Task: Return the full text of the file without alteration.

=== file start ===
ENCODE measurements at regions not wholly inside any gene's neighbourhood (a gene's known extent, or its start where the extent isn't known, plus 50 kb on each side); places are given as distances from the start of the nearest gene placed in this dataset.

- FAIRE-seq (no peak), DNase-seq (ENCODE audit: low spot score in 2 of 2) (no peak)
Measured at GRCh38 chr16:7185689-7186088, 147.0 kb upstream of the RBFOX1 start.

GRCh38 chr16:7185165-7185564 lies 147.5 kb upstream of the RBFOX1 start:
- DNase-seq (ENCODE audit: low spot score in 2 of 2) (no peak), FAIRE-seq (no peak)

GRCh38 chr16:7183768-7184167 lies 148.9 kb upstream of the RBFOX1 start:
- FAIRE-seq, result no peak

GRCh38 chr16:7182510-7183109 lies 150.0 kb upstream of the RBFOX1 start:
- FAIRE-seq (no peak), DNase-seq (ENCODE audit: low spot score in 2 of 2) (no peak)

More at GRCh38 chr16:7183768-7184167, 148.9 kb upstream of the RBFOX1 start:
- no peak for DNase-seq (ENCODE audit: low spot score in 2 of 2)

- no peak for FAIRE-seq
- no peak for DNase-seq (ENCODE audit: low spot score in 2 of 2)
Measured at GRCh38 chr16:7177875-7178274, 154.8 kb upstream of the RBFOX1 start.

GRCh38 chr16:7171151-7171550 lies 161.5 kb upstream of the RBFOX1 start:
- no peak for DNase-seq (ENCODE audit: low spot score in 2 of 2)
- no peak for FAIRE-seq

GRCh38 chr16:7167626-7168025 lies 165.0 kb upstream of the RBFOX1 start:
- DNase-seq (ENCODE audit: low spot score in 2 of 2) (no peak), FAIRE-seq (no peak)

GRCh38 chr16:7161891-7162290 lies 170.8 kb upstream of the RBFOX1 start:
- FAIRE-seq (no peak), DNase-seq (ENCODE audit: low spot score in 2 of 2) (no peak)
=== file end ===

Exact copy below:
ENCODE measurements at regions not wholly inside any gene's neighbourhood (a gene's known extent, or its start where the extent isn't known, plus 50 kb on each side); places are given as distances from the start of the nearest gene placed in this dataset.

- FAIRE-seq (no peak), DNase-seq (ENCODE audit: low spot score in 2 of 2) (no peak)
Measured at GRCh38 chr16:7185689-7186088, 147.0 kb upstream of the RBFOX1 start.

GRCh38 chr16:7185165-7185564 lies 147.5 kb upstream of the RBFOX1 start:
- DNase-seq (ENCODE audit: low spot score in 2 of 2) (no peak), FAIRE-seq (no peak)

GRCh38 chr16:7183768-7184167 lies 148.9 kb upstream of the RBFOX1 start:
- FAIRE-seq, result no peak

GRCh38 chr16:7182510-7183109 lies 150.0 kb upstream of the RBFOX1 start:
- FAIRE-seq (no peak), DNase-seq (ENCODE audit: low spot score in 2 of 2) (no peak)

More at GRCh38 chr16:7183768-7184167, 148.9 kb upstream of the RBFOX1 start:
- no peak for DNase-seq (ENCODE audit: low spot score in 2 of 2)

- no peak for FAIRE-seq
- no peak for DNase-seq (ENCODE audit: low spot score in 2 of 2)
Measured at GRCh38 chr16:7177875-7178274, 154.8 kb upstream of the RBFOX1 start.

GRCh38 chr16:7171151-7171550 lies 161.5 kb upstream of the RBFOX1 start:
- no peak for DNase-seq (ENCODE audit: low spot score in 2 of 2)
- no peak for FAIRE-seq

GRCh38 chr16:7167626-7168025 lies 165.0 kb upstream of the RBFOX1 start:
- DNase-seq (ENCODE audit: low spot score in 2 of 2) (no peak), FAIRE-seq (no peak)

GRCh38 chr16:7161891-7162290 lies 170.8 kb upstream of the RBFOX1 start:
- FAIRE-seq (no peak), DNase-seq (ENCODE audit: low spot score in 2 of 2) (no peak)